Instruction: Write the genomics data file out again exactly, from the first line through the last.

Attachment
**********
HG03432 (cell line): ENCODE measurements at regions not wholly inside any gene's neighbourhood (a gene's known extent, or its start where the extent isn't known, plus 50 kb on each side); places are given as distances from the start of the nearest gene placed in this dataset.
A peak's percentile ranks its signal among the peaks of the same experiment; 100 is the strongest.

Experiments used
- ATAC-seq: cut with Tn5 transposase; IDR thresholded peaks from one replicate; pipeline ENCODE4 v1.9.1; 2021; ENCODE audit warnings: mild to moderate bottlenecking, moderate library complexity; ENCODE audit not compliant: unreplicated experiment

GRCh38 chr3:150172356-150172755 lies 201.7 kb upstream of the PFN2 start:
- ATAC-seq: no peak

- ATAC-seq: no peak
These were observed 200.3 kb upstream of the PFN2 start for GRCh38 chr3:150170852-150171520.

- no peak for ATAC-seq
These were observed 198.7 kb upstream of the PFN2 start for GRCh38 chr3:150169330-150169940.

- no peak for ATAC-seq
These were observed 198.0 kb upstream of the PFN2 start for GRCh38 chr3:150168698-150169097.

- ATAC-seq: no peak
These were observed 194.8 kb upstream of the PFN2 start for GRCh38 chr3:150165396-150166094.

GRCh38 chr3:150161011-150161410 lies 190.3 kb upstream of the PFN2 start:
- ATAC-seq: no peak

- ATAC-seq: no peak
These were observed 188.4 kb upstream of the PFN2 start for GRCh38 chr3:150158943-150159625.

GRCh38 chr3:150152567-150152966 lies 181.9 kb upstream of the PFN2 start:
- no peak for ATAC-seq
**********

HG03432 (cell line): ENCODE measurements at regions not wholly inside any gene's neighbourhood (a gene's known extent, or its start where the extent isn't known, plus 50 kb on each side); places are given as distances from the start of the nearest gene placed in this dataset.
A peak's percentile ranks its signal among the peaks of the same experiment; 100 is the strongest.

Experiments used
- ATAC-seq: cut with Tn5 transposase; IDR thresholded peaks from one replicate; pipeline ENCODE4 v1.9.1; 2021; ENCODE audit warnings: mild to moderate bottlenecking, moderate library complexity; ENCODE audit not compliant: unreplicated experiment

GRCh38 chr3:150172356-150172755 lies 201.7 kb upstream of the PFN2 start:
- ATAC-seq: no peak

- ATAC-seq: no peak
These were observed 200.3 kb upstream of the PFN2 start for GRCh38 chr3:150170852-150171520.

- no peak for ATAC-seq
These were observed 198.7 kb upstream of the PFN2 start for GRCh38 chr3:150169330-150169940.

- no peak for ATAC-seq
These were observed 198.0 kb upstream of the PFN2 start for GRCh38 chr3:150168698-150169097.

- ATAC-seq: no peak
These were observed 194.8 kb upstream of the PFN2 start for GRCh38 chr3:150165396-150166094.

GRCh38 chr3:150161011-150161410 lies 190.3 kb upstream of the PFN2 start:
- ATAC-seq: no peak

- ATAC-seq: no peak
These were observed 188.4 kb upstream of the PFN2 start for GRCh38 chr3:150158943-150159625.

GRCh38 chr3:150152567-150152966 lies 181.9 kb upstream of the PFN2 start:
- no peak for ATAC-seq